Dubbed as ‘The Most Extreme 108 Minutes in Japanese Cinema History‘, DESTRUCTION BABIES is almost an anime styled film shot with live actors. The film is Written and Directed by the 35 years old Tatsuya Mariko, who got the award for the Best Emerging Director at the Locarno Film Festival 2016. DESTRUCTION BABIES Punches, Broken Bones And Rock n Roll.
Starring in the lead is Yuya Yagira, playing the role of Taira Ashihara, an angry and violent teenager. Opposite him is Masaki Suda playing the role of Yuya Kitahara, who befriends Taira in order to use his violence against others and gain power over them. The only female character Nana, is played by Nana Komatsu, a hostess girl working in a hostess bar who is at the wrong place at the wrong time; and the last main character is of Nijiro Murakami, who plays the role of Taira’s younger brother Shota Ashihara, who goes in search of Taira when he mysteriously leaves the town for Shikoku.
I will not call it as the most violent film in Japanese Cinema History because there have been many films in the past that have been quite violent. One of them stands above others is the ‘Lone Wolf and Cub‘ film series, which portrayed a lot of open gore as the sword swaying samurai went around cutting his enemies into pieces. Honestly, I could not watch those films because of that, but Destruction Babies does not have a samurai with a sword neither a gangster with a gun who each have a motive for their violent actions. It only has an angry young Taira whose only weapons are his fists and legs, which he uses to create chaos for no reason other than to fulfil his sadistic desires. Taira is like a weapon of mass destruction, waiting to go in the wrong hands which is exactly what happens. Masaki realises what kind of power he can gain by befriending Taira, and by doing so, he takes Taira to a whole new level. The character of Masaki is a reflection of society itself. Masaki is ruthless, careless and very stupid in his actions. Instead of helping out those people who become a victim of Taira’s heated tirade, he films them on his phone, causing Taira to become a social media sensation over night. Nana, the only female character is at first shown as a weak individual, but later rises up to break the stereo typical portrayal of a woman in films. It is very surprising to see that in this male dominated film, a female character gives a social message to other women to be strong against men who subject them to violence.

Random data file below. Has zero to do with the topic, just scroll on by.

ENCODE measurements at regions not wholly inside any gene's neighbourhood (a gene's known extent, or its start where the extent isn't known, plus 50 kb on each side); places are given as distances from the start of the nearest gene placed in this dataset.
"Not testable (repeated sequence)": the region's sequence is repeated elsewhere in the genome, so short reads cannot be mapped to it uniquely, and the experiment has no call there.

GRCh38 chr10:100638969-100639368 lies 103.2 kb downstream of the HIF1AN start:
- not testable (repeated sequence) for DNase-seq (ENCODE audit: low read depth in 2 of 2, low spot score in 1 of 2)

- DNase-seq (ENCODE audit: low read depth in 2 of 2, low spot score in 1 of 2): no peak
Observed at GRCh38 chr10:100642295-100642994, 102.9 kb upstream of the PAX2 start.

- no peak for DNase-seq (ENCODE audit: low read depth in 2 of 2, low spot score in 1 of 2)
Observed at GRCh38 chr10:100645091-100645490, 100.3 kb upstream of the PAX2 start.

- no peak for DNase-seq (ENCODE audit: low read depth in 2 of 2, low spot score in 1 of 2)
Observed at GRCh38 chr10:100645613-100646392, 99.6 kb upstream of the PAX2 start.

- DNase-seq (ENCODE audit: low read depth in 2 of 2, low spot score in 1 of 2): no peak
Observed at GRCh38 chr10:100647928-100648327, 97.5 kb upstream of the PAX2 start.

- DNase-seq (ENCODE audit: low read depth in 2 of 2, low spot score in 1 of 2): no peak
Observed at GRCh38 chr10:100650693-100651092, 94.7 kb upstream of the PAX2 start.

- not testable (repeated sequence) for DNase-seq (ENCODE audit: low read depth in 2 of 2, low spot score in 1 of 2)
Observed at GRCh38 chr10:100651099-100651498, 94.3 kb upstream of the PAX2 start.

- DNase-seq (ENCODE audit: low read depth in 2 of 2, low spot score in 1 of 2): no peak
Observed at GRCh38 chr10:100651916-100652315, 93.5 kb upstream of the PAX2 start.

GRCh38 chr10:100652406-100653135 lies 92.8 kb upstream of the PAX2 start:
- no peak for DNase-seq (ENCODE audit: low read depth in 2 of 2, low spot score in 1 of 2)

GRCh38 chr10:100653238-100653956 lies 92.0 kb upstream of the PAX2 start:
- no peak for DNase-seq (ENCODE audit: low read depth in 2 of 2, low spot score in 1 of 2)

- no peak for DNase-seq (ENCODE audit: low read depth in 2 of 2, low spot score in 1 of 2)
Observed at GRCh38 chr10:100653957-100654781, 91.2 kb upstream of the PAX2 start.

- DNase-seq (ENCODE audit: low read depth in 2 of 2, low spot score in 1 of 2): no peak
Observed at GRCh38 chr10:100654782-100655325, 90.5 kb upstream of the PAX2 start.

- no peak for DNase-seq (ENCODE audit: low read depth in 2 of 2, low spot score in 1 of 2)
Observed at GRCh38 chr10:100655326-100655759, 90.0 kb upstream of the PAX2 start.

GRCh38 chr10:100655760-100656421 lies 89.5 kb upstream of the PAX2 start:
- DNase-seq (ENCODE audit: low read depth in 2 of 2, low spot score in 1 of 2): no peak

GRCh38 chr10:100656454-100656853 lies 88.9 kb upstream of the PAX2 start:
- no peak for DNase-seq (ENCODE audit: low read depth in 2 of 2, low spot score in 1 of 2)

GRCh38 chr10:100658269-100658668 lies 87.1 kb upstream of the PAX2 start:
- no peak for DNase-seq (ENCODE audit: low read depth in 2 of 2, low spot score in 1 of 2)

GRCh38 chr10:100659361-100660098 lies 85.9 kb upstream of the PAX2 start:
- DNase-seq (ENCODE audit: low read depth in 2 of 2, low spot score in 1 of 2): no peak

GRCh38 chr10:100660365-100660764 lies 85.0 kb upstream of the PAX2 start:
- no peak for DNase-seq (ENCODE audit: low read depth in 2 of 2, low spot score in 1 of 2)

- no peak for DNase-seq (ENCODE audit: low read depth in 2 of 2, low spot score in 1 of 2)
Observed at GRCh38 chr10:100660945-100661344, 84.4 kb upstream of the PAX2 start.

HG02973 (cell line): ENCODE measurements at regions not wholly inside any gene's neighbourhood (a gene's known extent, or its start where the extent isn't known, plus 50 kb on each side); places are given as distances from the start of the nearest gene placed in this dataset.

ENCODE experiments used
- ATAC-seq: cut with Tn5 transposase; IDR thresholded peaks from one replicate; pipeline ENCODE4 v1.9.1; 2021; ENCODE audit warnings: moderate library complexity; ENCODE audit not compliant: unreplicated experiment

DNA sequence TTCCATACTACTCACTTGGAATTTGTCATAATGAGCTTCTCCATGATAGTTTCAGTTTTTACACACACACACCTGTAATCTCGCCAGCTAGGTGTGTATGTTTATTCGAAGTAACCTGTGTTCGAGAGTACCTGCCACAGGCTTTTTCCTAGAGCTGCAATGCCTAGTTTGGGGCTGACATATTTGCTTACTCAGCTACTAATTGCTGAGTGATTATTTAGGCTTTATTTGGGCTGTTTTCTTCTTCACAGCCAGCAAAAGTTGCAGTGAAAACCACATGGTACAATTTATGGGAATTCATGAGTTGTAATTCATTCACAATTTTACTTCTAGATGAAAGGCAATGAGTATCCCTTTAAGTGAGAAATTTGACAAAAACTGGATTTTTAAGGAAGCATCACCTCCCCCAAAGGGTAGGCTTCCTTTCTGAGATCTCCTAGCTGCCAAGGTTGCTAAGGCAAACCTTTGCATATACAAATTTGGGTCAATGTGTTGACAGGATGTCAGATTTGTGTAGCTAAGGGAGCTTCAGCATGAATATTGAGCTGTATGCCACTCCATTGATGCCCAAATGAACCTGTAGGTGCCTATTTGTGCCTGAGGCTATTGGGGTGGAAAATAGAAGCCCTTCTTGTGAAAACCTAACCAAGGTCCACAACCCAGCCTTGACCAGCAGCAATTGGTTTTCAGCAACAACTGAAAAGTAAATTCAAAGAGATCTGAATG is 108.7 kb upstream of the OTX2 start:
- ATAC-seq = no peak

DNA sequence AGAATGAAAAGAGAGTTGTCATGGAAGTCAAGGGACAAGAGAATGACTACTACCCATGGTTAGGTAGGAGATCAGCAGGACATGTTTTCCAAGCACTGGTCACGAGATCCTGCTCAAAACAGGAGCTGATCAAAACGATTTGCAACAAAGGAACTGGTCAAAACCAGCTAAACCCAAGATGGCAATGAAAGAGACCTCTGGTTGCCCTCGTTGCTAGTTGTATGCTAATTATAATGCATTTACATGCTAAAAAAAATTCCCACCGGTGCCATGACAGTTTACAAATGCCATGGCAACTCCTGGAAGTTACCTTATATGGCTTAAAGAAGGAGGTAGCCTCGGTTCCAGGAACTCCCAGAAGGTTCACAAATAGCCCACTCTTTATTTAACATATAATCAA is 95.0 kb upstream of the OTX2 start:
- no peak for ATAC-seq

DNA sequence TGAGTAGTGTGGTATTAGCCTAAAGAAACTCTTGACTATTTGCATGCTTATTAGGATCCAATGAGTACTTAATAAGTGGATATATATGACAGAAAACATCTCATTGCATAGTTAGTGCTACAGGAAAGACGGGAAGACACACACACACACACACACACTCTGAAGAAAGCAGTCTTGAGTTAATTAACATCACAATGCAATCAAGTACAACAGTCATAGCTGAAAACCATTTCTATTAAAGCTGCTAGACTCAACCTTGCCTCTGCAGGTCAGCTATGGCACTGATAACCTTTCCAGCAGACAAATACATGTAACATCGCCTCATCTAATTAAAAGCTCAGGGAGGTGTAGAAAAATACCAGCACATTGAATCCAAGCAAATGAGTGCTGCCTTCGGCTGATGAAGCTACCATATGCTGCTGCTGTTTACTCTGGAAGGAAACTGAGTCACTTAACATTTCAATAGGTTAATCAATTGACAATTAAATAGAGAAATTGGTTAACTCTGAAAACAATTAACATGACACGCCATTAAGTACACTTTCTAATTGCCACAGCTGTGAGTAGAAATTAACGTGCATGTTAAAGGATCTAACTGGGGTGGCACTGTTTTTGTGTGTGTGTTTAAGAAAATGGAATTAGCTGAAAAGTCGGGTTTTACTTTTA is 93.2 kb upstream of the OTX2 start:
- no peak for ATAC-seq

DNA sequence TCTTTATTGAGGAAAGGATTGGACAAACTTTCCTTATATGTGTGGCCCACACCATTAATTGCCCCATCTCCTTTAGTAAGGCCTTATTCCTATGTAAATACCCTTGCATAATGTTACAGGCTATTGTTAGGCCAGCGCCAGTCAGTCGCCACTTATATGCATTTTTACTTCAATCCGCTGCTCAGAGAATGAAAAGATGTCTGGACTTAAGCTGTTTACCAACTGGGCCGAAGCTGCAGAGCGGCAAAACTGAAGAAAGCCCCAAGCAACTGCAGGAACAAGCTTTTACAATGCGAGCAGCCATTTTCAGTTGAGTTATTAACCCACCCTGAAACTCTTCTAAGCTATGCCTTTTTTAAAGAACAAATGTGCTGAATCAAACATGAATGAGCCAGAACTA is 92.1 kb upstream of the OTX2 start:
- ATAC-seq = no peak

The music in the filmis composed by Hidenori Muka and is used in a very clever way. It’s a mixture of Grunge, Punk and Rock. The instrumental elements used by mashing up the guitar with drums and bass defines the film’s intensity. when ever there is the use of music it is symbolising the closing of a chapter and the opening of the next one.
The fight scenes are choreographed in great detail. It’s almost like a kung fu film, with the only difference being that the character who goes around making violence does not know how to fight. There are instances in a fight sequence where punches and kicks are thrown but they miss their target which shows that they are thrown randomly and with no precision. The power of Taira is not in the way he fights, but in his ability of bearing a good beating which often turns out to be bloody.
The performance which stands above others is of Yuya Yagira. In this action packed film, no where can he be seen over acting. His performance is near to perfection. Yuya Kitahara gives his best performance when his rage is out of control. It is a very unique role compared to what he’s been doing in the past. Nana Komatsu gives a similar performance as Yuya, and Nijiro Murakami. She has a somewhat softer role than her co-stars which is very subtle and balanced one. The film carries enough punches and kicks than any other Japanese action movies combined.
The film is released on BluRay and DVD under the banner of Third Window Films, so grab your copy before they run out.
DESTRUCTION BABIES Punches, Broken Bones And Rock n Roll. DESTRUCTION BABIES Punches, Broken Bones And Rock n Roll.
Tags: Film Review, Japan
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